Afghan rethink urged by congressional report

The decade-long US effort to build a new Afghanistan has dramatically distorted the local economy and its few successes are unlikely to survive the military withdrawal due to begin next month, according to a gloomy congressional report.

The report, the result of two years’ work by staff from the Senate’s Democratic-majority foreign relations committee, urges the Obama administration radically to rethink its approach to Afghanistan.

“Success should not be measured by outputs or the amount of money spent, but by the ability of Afghan institutions to deliver services, the Afghan private sector to generate jobs and grow the economy,” said the report, published on Wednesday.

This comes as Barack Obama, president, prepares to act on his pledge to start withdrawing some of the 100,000 US troops in Afghanistan from next month. Military leaders want a limited drawdown, with combat troops remaining, while the president’s Democratic base and a growing chorus of lawmakers is pushing for larger reductions.

Many Americans have grown weary of the long and inconclusive war, with the military operation costing more than $100bn a year. The US has also spent almost $19bn on foreign aid over the past decade, more than in any other country, including Iraq.

The committee’s report notes that the administration has been using aid to win “hearts and minds” – about 80 per cent of it spent in the restive south and east, and on short-term stabilisation projects.

Evidence that these projects promoted stability was “limited” and they could even be counter-productive, the report said. It also noted that foreign aid – which accounts for 97 per cent of Afghanistan’s economy – could “fuel corruption, distort labour and goods markets” and undermine Kabul’s control over resources. “Afghanistan could suffer a severe economic depression when foreign troops leave in 2014 unless the proper planning begins now,” it said.

The single most important thing the US could do, the report said, was to stop paying “inflated salaries” to Afghans working for foreign governments or international organisations, which were up to 10 times the market rate. This had “drawn otherwise qualified civil servants away from the Afghan government and created a culture of aid dependency”.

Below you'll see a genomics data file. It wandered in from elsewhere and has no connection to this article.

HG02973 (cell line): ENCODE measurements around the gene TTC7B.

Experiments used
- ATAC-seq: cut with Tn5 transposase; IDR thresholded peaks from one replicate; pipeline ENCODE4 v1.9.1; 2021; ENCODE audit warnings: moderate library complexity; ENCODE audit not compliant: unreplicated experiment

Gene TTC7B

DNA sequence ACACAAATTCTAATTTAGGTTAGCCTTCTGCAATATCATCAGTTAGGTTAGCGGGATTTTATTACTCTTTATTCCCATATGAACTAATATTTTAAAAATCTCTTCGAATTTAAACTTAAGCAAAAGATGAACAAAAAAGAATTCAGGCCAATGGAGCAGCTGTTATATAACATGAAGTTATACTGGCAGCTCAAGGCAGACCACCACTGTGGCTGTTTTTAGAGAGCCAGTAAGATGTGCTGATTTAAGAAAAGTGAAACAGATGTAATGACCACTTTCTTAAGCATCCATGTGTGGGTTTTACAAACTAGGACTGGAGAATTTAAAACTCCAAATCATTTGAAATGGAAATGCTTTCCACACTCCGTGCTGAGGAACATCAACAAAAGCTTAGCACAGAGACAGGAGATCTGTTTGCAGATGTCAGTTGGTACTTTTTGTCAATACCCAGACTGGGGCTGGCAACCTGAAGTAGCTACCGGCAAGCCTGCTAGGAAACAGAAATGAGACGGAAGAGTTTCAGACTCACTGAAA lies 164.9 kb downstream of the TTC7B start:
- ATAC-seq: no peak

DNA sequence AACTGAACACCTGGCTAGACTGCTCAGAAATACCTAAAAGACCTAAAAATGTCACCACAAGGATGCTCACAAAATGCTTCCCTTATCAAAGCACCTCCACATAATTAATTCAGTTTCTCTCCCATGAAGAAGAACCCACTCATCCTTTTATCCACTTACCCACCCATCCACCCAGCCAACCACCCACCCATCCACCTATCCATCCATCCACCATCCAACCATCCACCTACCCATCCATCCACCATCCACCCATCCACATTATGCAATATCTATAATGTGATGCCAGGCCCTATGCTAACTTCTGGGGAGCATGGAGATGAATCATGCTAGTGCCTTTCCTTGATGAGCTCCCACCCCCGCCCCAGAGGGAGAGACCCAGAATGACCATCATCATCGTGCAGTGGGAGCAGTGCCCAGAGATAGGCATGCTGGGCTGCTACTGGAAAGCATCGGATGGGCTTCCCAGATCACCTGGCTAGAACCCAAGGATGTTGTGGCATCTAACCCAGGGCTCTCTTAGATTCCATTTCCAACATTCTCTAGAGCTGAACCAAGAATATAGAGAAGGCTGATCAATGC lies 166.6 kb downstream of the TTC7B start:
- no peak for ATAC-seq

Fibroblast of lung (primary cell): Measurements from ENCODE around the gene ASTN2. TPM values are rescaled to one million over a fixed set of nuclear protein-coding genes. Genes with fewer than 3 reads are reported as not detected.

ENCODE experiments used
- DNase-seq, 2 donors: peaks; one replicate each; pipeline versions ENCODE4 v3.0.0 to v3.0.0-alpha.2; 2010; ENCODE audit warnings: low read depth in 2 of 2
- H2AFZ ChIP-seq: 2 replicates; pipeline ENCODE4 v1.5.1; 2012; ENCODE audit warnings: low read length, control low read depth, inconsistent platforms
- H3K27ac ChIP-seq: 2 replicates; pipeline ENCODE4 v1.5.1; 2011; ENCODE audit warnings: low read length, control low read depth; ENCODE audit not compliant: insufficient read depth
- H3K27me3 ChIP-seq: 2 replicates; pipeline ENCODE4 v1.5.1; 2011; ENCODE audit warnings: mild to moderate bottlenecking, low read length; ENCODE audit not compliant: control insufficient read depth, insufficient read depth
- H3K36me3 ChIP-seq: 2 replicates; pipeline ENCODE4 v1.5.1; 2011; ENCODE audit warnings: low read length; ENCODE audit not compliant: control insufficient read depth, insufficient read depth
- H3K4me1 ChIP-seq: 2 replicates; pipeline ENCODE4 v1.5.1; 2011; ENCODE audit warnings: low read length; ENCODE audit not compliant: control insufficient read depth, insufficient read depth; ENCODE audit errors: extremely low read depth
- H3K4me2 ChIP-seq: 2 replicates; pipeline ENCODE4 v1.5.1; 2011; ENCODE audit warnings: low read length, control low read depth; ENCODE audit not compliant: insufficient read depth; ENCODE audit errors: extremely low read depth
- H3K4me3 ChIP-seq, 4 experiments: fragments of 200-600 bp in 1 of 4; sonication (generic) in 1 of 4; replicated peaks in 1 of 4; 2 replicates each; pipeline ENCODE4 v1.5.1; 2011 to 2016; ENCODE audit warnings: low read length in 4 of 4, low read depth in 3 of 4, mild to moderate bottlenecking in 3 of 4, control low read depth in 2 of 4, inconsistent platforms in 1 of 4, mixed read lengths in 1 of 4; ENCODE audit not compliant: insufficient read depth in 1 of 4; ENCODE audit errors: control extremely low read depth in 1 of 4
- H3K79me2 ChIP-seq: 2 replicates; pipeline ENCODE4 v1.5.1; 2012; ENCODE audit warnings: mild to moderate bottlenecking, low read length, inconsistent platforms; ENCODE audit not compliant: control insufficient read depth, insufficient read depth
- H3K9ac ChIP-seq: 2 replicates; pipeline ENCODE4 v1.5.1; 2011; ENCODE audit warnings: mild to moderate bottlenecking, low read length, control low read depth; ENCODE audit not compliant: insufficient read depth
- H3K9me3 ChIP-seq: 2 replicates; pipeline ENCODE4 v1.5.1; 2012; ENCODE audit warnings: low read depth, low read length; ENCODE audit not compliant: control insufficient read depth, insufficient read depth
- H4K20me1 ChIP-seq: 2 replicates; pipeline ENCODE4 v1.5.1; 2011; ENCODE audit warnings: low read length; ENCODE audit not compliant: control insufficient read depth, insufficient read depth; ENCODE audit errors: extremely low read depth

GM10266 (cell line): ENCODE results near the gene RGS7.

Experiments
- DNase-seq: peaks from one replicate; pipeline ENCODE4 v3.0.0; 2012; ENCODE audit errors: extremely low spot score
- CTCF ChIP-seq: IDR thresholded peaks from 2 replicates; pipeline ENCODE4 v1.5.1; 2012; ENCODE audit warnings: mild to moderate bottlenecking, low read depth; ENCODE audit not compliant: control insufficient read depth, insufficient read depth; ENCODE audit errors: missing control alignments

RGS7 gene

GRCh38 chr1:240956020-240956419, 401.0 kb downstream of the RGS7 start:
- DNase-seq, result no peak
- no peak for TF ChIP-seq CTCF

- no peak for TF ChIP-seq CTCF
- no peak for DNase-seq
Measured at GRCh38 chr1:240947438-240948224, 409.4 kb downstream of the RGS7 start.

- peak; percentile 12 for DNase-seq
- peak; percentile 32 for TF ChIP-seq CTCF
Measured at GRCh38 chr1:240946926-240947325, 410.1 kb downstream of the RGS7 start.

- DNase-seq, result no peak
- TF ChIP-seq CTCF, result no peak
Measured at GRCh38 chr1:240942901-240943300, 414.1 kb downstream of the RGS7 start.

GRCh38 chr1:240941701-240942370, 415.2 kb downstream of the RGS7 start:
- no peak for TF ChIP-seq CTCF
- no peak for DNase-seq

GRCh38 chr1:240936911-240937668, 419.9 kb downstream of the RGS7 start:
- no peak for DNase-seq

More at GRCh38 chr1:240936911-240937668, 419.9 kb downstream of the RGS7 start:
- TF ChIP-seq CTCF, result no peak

The report is likely to add pressure on the Obama administration for an accelerated drawdown, rather than the slow withdrawal being promoted by officials, including Robert Gates, the outgoing defence secretary.

But Ryan Crocker, the Obama administration’s nominee to become the new ambassador in Kabul, said the US could not afford to abandon Afghanistan and let it fall back into the hands of terrorists.

“The United States is not walking away from the region,” Mr Crocker, previously ambassador in Iraq and Pakistan, said during his confirmation hearing on Wednesday. Despite the death of Osama bin Laden, “much work remains to be done to ensure that al-Qaeda can never again threaten us from Afghanistan with the Taliban providing safe haven,” he said.

Speaking soon after the foreign relations’ committee report was released, Mr Crocker pledged to find ways to curb corruption, which he said risks triggering “a second insurgency” that “undermines confidence on the part of the people of their government.”

Although political bickering has hampered many nominations before the Senate, Mr Crocker is all but certain to be confirmed. His nomination was warmly welcomed on Wednesday by John McCain, the Republican senator who this week told the Financial Times that a maximum of 3,000 US troops should be withdrawn next month.

But adding weight to those arguing for a bigger drawdown, a senior Afghan security adviser suggested that the US had been focused on the wrong efforts.

Rangin Dadfar Spanta said ending Pakistani support for the insurgency was the key to stability in Afghanistan.

“There are 40,000 madrassas (religious schools) in Pakistan, and even if only a small fraction of them support the terrorists, the stream of new fighters is almost endless,” he told Germany’s Der Spiegel in an interview published on Wednesday. “There will only be peace in this region when this source has been dried up.”

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